Stress

Let’s talk about stress relief.

According to the American Psychological Association, more than one out of every four Americans say that their daily levels of stress are so high that they cannot function. Women between the ages of 18 and 34 are likely to report that their stress is “completely overwhelming,” and 76% of adults reported at least one stress-related symptom in the past month.

What is stress? When we examine the historical roots of this word, we find that it is related to words like stretched, strict, and strung. All of these words suggest tightness and tension. When we experience stress, this is because we feel pulled in too many different directions and under too much pressure. We feel constricted, tense, anxious, and burdened.

Relief, on the other hand, means to be raised up, or lightened. While we associate stress with heaviness, burdens, and pressures, relief is associated with freedom, ease, and comfort.

When I was in gym class in high school, we spent a few weeks learning to do weight training. I remember the first time I used the bench press to lift the barbell. Although I was just a small, thin 15-year-old who ran cross country, I tried to lift a bar that weighed 135 pounds, which was nearly equal to my body weight. A spotter stood over me and helped me to raise the bar off the bench. With my elbows locked, I could hold the weight, but the moment I dropped the bar to my chest, the pressure was overwhelming, and there was no way that I could possibly lift that much weight on my own. At that moment, I was under tremendous stress!

Thankfully, my spotter was much stronger than I was, and he put his hands on the bar and helped me lift the bar back into its safe position on the bench. I was literally relieved! He helped to take a weight off my chest that was threatening to crush me, and I could never have solved that problem with my own strength. I needed someone watching over me, helping me, and taking upon himself some of the weight of the burden that I was under.

Dr. Robert Sapolsky of Stanford University is well-known for his research on stress and its negative impacts on health. The psychological burdens of work, deadlines, schedules, bills, taxes, and other aspects of life in the 21st century keep all of us swimming in a sea of stress hormones that have negative effects on our physical health, leading to problems like ulcers, diabetes, and heart disease. However, Sapolsky writes that our relationships with other human beings can reduce the negative effects of stress in our lives.

Sapolsky writes that “the fewer social relationships a person has, the shorter his or her life expectancy, and the worse the impact of various infectious diseases.” However, he adds that maintaining relationships with people through marriage, contact with friends and family, church, and other group affiliations is a “medically protective” way to keep our physical bodies healthier despite the negative effects of stress in our lives. (See Sapolsky’s book, Why Zebras Don’t Get Ulcers).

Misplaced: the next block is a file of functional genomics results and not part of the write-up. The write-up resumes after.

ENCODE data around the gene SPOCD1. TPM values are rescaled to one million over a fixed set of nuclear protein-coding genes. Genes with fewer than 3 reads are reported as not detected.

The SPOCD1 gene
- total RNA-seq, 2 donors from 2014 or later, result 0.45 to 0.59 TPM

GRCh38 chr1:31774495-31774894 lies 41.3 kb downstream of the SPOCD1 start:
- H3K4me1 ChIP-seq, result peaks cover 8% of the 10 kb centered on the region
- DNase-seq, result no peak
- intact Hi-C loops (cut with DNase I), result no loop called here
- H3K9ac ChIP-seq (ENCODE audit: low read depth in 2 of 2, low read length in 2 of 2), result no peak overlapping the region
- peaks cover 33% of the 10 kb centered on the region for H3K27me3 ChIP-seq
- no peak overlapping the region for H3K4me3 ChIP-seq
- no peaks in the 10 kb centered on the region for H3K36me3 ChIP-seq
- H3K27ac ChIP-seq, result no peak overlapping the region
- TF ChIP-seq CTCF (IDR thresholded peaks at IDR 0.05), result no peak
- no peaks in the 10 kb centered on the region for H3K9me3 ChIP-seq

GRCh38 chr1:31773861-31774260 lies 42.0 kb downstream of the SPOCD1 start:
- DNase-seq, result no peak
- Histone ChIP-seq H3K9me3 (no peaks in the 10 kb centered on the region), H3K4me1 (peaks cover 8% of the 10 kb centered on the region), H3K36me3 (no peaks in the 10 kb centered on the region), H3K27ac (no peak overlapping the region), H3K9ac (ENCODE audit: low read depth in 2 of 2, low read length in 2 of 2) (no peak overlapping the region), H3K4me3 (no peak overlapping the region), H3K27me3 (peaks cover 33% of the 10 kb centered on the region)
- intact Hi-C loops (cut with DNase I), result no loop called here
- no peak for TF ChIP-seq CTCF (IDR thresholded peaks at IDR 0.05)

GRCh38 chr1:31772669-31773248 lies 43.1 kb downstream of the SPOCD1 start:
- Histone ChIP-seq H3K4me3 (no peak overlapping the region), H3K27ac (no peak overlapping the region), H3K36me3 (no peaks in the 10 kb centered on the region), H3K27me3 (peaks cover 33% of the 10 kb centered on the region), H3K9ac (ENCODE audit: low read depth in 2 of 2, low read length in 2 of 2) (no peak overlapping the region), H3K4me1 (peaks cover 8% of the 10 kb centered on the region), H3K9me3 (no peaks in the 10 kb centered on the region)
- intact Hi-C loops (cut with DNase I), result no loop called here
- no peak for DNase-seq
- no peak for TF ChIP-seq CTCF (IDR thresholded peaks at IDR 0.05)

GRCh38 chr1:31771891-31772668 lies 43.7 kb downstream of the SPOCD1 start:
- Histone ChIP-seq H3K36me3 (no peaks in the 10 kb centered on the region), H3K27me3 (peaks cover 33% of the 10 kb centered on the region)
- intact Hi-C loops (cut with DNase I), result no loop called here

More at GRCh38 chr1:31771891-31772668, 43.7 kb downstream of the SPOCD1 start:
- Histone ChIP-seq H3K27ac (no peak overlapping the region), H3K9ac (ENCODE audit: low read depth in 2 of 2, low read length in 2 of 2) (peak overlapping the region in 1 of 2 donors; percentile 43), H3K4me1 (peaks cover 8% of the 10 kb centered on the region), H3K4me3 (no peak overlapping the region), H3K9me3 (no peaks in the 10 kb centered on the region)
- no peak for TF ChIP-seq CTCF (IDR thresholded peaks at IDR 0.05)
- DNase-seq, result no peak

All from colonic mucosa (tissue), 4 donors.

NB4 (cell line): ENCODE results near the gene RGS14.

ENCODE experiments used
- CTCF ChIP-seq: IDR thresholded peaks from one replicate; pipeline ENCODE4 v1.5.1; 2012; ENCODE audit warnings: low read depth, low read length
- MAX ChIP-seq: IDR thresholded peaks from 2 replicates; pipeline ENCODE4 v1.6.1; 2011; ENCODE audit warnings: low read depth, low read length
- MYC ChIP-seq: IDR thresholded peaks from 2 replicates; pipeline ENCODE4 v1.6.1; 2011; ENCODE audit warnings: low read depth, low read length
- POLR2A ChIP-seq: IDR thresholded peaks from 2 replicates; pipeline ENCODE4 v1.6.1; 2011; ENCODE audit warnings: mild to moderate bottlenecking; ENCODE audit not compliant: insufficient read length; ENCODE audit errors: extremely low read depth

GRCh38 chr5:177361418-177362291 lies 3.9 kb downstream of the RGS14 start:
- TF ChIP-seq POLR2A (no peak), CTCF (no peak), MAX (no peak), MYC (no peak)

The Bible also teaches this principle. Paul writes to “bear one another’s burdens and fulfill the law of Christ.” Sometimes we find ourselves trying to lift too much weight, and we need someone nearby to help pull the barbell from our chests. When we isolate ourselves from others, we can become trapped under the heavy burdens of life without anyone to relieve us. Sometimes we just need a helping hand.

If you are feeling stressed, there are two questions that you should ask yourself. The first question is this: “Who can bring me some relief from my burdens?” Another very important question to ask is this: “Have I been trying to lift too much weight?”

When you are actively struggling under a lot of weight, you do not have the luxury of reflecting upon unwise choices that have created stressful, overwhelming burdens in your life. When I was a teenager with puny arms trying to lift my own weight in iron, I knew that I had made a mistake, but I was too desperate at that moment to worry about the foolish decision I had made to lift more weight than my body could handle. My immediate problem was that I needed someone to help me. Thankfully, I did have a companion watching over me who was there to take the burden on himself.

Right now, you may be feeling that you are under a heavy burden of stress without anyone to help you, without a spotter to lift the weight from your chest. The truth is that God is always watching over you, and He is ready at any moment to reach down and take your burdens upon Himself. God wants to relieve you of your burdens, but you have to be willing to ask Him for help.

The Invisible, Almighty God is beside you at all times, and He is ready to relieve your burdens. However, God’s design for us is to bring people into our lives who can share our burdens. God has placed obedient Christians very near to you who are standing by, waiting for God to send them someone who is hurting and needing help. God wants to draw you into a community of friends, family, or church membership so that other people can fulfill God’s mission in their lives by bearing your burdens with you. Would you be willing to ask someone to help you bear the load of stress that is oppressing you?

As you seek God for help in finding relief from stress, ask Him to bring a close friend into your life who will be willing to help. After God has removed your burdens, use wisdom in deciding how much weight you ought to be lifting, and don’t lift more than what is appropriate for you. Like a wise athlete, build up your strength with smaller weights before you commit yourself to the larger ones.

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[If you need to talk with someone about a stressful burden you are carrying, click here to set up an appointment with a Christian counselor].

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